Scholasticism is a method of critical thought which dominated teaching by the academics (scholastics, or schoolmen) of medieval universities in Europe from about 1100–1500, and a program of employing that method in articulating and defending dogma in an increasingly pluralistic context. It originated as an outgrowth of, and a departure from, Christian monastic schools.
Not so much a philosophy or a theology as a method of learning, scholasticism places a strong emphasis on dialectical reasoning to extend knowledge by inference, and to resolve contradictions. Scholastic thought is also known for rigorous conceptual analysis and the careful drawing of distinctions. In the classroom and in writing, it often takes the form of explicit disputation: a topic drawn from the tradition is broached in the form of a question, opponents' responses are given, a counterproposal is argued and opponent's arguments rebutted. Because of its emphasis on rigorous dialectical method, scholasticism was eventually applied to many other fields of study.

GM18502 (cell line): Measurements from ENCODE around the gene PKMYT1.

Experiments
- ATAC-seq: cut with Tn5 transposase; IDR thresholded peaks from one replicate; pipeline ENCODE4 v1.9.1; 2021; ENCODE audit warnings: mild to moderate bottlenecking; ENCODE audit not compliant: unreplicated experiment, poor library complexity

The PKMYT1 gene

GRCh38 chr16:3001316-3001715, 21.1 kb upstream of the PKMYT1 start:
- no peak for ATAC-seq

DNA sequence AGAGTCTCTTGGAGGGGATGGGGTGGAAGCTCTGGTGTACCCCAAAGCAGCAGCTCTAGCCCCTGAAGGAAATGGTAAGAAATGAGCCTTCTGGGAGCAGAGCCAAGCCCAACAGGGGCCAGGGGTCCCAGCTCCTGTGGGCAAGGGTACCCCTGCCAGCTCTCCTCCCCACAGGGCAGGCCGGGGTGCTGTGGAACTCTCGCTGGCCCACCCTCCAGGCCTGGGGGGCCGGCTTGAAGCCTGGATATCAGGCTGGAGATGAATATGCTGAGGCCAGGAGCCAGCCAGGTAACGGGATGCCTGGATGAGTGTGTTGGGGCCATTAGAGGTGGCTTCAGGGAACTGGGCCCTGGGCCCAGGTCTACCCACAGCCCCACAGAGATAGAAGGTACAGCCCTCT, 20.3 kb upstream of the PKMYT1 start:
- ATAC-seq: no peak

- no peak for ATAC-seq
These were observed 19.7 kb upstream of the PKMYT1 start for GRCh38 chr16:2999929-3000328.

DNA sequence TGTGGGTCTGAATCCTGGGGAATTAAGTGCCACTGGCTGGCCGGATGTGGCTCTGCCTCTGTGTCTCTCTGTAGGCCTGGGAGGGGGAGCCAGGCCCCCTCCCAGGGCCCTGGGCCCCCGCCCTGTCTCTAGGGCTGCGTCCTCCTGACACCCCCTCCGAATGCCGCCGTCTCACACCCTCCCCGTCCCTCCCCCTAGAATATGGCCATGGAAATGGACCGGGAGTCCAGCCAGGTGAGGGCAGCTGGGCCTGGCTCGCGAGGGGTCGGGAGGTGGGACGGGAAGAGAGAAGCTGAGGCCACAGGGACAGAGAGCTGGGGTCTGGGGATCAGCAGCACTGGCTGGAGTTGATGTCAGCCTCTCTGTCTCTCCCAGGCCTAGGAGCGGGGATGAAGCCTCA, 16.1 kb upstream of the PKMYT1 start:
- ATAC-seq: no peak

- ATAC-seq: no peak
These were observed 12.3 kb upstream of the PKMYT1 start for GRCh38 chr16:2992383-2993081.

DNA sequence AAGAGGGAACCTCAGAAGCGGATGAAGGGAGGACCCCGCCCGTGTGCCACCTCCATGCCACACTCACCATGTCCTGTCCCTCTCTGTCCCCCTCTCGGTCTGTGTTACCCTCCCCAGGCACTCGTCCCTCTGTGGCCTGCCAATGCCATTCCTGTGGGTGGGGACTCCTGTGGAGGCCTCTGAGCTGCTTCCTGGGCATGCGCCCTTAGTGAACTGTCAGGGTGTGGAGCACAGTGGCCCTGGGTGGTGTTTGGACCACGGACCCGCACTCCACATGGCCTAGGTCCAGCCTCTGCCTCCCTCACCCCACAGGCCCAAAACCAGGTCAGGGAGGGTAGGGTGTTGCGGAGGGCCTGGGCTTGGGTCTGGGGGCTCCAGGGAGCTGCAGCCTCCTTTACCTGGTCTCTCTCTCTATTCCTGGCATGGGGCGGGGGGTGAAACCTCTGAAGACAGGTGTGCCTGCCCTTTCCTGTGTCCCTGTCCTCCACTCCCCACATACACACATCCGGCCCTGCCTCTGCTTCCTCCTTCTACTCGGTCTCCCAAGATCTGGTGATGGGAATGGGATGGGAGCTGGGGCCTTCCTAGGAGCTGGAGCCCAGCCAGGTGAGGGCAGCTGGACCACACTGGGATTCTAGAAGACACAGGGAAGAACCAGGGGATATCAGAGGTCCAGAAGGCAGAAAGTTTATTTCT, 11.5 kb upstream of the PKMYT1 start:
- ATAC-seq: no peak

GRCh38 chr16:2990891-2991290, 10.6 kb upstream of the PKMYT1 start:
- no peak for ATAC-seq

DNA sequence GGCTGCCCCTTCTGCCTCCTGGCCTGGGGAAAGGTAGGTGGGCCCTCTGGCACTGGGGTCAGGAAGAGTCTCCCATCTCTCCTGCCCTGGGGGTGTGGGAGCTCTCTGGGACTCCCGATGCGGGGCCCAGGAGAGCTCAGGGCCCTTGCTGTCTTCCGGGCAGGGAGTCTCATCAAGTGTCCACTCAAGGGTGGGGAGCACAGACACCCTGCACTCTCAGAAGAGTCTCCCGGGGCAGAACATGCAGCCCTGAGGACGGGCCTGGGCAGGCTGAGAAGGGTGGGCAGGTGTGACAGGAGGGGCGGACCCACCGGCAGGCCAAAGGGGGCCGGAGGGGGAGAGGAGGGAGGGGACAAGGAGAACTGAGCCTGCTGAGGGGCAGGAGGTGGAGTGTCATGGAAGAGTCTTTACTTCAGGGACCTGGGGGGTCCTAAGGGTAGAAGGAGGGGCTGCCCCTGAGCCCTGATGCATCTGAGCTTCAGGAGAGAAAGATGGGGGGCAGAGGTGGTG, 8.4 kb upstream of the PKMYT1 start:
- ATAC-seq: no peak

As a program, scholasticism began as an attempt at harmonization on the part of medieval Christian thinkers: to harmonize the various authorities of their own tradition, and to reconcile Christian theology with classical and late antiquity philosophy, especially that of Aristotle but also of Neoplatonism. (See also Christian apologetics.)
The main figures of scholasticism historically are Anselm of Canterbury, Peter Abelard, Alexander of Hales, Albertus Magnus, Duns Scotus, William of Ockham, Bonaventure and Thomas Aquinas. Thomas Aquinas's masterwork, the Summa Theologica, is often seen as the highest fruit of Scholasticism. Important work in the scholastic tradition has been carried on, however, well past Aquinas' time, for instance by Francisco Suárez and Molina, and also among Lutheran and Reformed thinkers.